September 23, 2013

                I’m barely into the semester when Mom tells me I need to go get evaluated by PESS. I’m scared shitless but I agree to go. She said the teacher found my old notebook and saw my writings and was scared for me and so they suggested that I not come back. They thought I was suicidal. The other kids in my class pointed and laughed and ridiculed and shunned me and ostracized me with their eyes and their finger pointing and their stupid ass comments. They said I needed to die and that this time they hoped I never came back and I tried again and I’m so fucking sorry but I had to. This time I slipped into the bathtub with the warm water trickling into the tub, pooling around my toes and knobby knees; blood running coral pink into the liquid surrounding me.

                I slipped under.

                Mom pulled me out and she screamed and screamed and hollered into my ears until it rang. She was like why would I do this again and why couldn’t I just work with her and how she was trying and she wouldn’t lose me. Then she toweled me off and rang the water out of my coiled curls until they sprung back into place and she applied Band-Aids and ointment on my wrist until the salve burned my fresh cuts. I’d made four jagged lines on my wrist and it almost spelled out your name until she’d unlocked the door with a pin and found me and that’s when she’d almost fainted.

                September 24, 2013

                Life is tenuous.

                One minute you’re alive and healthy and the next you’re gone. Dad and you went that way—suddenly and without any indication. The sadness is pervasive. That’s what comes next. I’m remembering your smile and the pooling and spilling of your dark hair over your broad shoulders. I’m thinking of the way you used to sit cross legged with me on your bed and how we’d converse until the early morning, until the sun breached through the line of clouds.

                Mom is driving me to see Marilyn. She’s eerily quiet and she bites her lip every now and then. She takes off today to stay with me and “make sure” I “don’t try anything again.” She discards all of the razors and scissors and hides the kitchen knives and pens and pencils and any other sharpened potential death weapon away from me. She gets rid of my old shoeboxes and does this all in front of me. She does it around twelve am where she shakes me awake and has me standing at the foot of my bed as she rummages around in my closet for my shoeboxes and Swiss army knife. I’m screaming at her and trying to wrench the boxes out of her grip and I’m crying and sobbing, really and she’s saying she’s doing this to help me.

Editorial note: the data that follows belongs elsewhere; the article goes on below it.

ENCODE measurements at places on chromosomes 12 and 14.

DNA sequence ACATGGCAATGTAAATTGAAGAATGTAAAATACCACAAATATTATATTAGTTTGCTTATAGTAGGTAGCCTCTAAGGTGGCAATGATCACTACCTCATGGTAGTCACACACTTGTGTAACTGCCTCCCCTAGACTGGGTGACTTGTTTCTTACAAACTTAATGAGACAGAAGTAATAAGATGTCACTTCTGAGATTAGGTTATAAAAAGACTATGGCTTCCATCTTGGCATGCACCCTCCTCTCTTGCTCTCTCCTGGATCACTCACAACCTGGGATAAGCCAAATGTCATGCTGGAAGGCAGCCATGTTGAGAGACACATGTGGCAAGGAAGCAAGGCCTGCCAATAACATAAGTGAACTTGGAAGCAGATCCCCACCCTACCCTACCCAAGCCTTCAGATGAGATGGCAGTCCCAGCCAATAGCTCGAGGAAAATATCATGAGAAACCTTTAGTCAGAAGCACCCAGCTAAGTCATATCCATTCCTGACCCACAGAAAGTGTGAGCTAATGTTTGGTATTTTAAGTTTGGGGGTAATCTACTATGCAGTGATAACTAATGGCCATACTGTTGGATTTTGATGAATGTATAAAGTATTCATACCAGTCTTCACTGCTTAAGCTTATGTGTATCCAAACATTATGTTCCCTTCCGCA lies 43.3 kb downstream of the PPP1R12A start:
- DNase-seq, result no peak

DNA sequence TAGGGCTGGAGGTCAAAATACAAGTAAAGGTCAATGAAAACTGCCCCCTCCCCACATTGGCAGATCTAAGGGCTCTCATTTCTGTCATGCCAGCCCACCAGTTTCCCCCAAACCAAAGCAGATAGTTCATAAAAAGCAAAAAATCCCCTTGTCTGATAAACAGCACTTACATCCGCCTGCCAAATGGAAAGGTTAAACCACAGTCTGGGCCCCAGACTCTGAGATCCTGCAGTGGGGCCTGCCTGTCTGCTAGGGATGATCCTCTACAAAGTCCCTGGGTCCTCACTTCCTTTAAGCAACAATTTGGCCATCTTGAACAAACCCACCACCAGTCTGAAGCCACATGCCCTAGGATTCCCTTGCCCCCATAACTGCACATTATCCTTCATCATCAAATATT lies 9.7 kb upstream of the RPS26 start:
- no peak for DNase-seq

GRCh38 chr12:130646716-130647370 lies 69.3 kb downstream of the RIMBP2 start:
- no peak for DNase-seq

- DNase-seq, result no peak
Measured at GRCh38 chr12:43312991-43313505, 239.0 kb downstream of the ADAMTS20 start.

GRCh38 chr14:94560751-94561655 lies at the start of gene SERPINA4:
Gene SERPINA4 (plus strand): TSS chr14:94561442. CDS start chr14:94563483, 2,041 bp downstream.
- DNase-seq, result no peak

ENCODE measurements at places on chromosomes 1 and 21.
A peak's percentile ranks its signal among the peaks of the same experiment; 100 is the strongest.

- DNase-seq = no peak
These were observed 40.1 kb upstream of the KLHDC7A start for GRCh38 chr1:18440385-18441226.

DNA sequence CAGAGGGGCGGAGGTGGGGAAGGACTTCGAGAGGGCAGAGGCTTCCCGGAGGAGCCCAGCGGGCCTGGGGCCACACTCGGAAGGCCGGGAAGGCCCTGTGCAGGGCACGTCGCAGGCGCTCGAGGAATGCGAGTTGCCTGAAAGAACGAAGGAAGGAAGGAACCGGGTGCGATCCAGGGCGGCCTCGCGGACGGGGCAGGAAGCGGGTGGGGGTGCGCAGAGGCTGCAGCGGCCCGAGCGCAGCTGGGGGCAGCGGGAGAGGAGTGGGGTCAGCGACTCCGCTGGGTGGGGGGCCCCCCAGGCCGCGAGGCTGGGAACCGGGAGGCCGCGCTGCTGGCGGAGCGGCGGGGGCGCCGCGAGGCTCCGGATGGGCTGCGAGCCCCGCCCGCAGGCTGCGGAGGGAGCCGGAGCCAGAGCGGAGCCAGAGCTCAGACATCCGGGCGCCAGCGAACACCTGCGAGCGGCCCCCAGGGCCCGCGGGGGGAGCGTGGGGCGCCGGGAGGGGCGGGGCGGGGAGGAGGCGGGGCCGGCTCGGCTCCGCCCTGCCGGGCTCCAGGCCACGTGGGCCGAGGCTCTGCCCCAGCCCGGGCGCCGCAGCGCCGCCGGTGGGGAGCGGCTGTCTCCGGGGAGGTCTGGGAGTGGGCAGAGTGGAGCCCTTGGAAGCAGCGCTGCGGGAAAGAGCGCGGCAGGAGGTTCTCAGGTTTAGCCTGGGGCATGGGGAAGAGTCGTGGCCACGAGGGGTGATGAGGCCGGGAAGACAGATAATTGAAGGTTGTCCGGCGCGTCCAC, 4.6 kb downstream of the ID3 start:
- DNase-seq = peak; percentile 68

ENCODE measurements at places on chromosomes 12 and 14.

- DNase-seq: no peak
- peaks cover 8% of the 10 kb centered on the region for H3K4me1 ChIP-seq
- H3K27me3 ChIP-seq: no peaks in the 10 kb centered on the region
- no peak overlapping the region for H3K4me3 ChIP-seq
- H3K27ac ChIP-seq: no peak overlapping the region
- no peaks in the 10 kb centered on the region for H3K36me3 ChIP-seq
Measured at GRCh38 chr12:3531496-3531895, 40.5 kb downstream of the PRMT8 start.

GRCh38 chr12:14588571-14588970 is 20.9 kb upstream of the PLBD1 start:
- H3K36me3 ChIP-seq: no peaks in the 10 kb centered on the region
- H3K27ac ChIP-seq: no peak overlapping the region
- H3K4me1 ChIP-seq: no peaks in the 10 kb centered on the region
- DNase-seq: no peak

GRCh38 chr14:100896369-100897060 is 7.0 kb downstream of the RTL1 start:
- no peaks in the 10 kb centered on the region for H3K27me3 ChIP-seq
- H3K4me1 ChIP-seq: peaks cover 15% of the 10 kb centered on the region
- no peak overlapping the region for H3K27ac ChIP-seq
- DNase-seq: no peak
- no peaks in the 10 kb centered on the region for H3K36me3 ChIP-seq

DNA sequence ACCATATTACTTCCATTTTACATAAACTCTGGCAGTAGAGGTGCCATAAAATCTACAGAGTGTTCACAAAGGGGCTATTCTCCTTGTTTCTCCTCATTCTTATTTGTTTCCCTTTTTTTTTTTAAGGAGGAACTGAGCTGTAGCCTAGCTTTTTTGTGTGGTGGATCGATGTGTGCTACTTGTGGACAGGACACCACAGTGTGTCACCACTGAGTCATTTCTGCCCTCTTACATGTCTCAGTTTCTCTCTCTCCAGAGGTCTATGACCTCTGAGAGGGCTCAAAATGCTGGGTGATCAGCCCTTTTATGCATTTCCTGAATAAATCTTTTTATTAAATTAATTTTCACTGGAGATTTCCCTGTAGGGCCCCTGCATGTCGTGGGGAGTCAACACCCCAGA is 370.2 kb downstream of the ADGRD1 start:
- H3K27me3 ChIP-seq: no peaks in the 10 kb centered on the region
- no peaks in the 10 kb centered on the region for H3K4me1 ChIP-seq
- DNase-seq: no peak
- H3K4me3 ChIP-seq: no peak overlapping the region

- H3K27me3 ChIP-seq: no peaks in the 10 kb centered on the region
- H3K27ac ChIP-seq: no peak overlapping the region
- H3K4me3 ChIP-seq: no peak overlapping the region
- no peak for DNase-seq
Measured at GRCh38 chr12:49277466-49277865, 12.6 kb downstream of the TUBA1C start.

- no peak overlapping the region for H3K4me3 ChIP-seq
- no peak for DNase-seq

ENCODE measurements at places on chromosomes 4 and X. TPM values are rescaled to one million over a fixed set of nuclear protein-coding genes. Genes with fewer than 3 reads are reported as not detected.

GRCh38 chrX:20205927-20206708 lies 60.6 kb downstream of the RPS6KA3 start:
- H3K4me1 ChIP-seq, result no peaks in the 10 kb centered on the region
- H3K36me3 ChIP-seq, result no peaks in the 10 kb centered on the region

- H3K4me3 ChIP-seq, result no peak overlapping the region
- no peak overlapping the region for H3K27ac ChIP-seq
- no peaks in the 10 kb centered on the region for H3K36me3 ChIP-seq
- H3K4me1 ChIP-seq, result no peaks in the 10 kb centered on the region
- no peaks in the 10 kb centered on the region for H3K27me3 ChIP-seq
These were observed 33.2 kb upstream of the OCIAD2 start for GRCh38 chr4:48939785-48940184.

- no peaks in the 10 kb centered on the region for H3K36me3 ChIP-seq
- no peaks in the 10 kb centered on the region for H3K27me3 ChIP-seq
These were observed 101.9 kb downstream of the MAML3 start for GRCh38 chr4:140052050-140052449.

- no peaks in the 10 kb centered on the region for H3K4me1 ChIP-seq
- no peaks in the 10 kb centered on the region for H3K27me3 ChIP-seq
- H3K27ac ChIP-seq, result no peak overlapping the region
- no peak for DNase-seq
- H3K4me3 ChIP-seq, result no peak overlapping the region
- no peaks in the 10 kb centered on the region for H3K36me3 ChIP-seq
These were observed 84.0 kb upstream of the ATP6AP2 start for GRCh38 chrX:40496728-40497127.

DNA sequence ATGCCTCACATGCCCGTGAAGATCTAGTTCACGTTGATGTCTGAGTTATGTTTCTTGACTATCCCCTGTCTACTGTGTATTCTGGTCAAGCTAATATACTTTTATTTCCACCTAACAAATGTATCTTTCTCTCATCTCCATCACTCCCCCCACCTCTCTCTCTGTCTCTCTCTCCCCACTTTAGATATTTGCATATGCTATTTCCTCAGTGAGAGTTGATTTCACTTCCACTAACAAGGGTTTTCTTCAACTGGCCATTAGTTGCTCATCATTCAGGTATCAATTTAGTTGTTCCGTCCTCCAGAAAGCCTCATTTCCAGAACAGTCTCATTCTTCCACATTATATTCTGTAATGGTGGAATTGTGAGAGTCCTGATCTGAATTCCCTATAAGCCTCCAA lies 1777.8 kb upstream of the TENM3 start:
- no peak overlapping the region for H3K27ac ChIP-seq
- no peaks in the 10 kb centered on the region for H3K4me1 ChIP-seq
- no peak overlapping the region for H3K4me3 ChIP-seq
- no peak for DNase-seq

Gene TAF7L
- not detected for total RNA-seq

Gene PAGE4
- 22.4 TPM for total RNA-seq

The sadness is pervasive.

                She cradles me in her arms and drops the boxes and all I can hear is the haphazard clattering of cardboard striking against wood floor. I’m barefoot and cold and she envelopes me in maternal warmth and it’s the first time in a long time that she’s hugged me. She feels foreign and welcome all at once, like a long lost relative whose just dissolved that barrier and intruded on your personal space after ten years. It feels awkward but eventually my hands slip into hers and she pulls me up and I sniffle as she throws everything away—all of my hurt and pain are in those boxes and all of you and dad are in them too.

                So now we’re driving and there’s this impenetrable silence that surrounds us and neither of us wants to open up the box of five year anger and sadness and grief and every other messy and ugly emotion locked inside. It is Pandora and we dare not tamper with it. Instead I murmur a quick goodbye and Mom just nods and says she’ll be in her car and probably pick up some Taco Bell on her way back to retrieve me from therapy. When I walk in everything is the same as it always was: pallid cream walls, a nice Berber carpet that’s probably soft under bare feet. I shuffle in my Chinese slippers and take a seat timidly, same as I always do. Today will be no different.

                Marilyn greets me with a warm smile and a clipboard and sheaf of blank loose leaf and pen in her hands. I like Marilyn because she’ll try and help me and actually shut up and listen whereas the other counselors used to try and tell me why I was grieving and why I started cutting. I already knew why and didn’t need an explanation. I recalled the memory of dad screaming when his hair—dark and fine started clogging the drain in clumps, or when I accidentally found your discarded needles in your bedroom with the smell of pot stinking and permeating every fiber in the carpet of your room.  I didn’t need an explanation for those things because they just were and all Marilyn did was tell me to sit with my feelings because she knew it was the only place where I could cry and let everything out and so I did.

                I tell her how my mom discarded everything and it made me feel empty because that was my way of release. I kept everything bottled up and underneath this false pretense that I was “fine” and “okay” when I was really snapping and breaking like splintering wood under the weight of the grief. Everything held weight and meaning. That pervasive sadness clung to me like glue. At work I found it increasingly hard to prepare the food and smile at the customers and ring up their totals. My mind would wander. My managers would yell at me. There was one time where I burned the fries because I was thinking about you and how you’d started your first job in fast food. How you’d come home one day smiling brightly because you’d gotten promoted. I felt tears sliding down my cheeks and asked to take an early break and I cried and sobbed into my hands and pressed the heels of my palms to my eyes.

                Nothing wills away that hurt.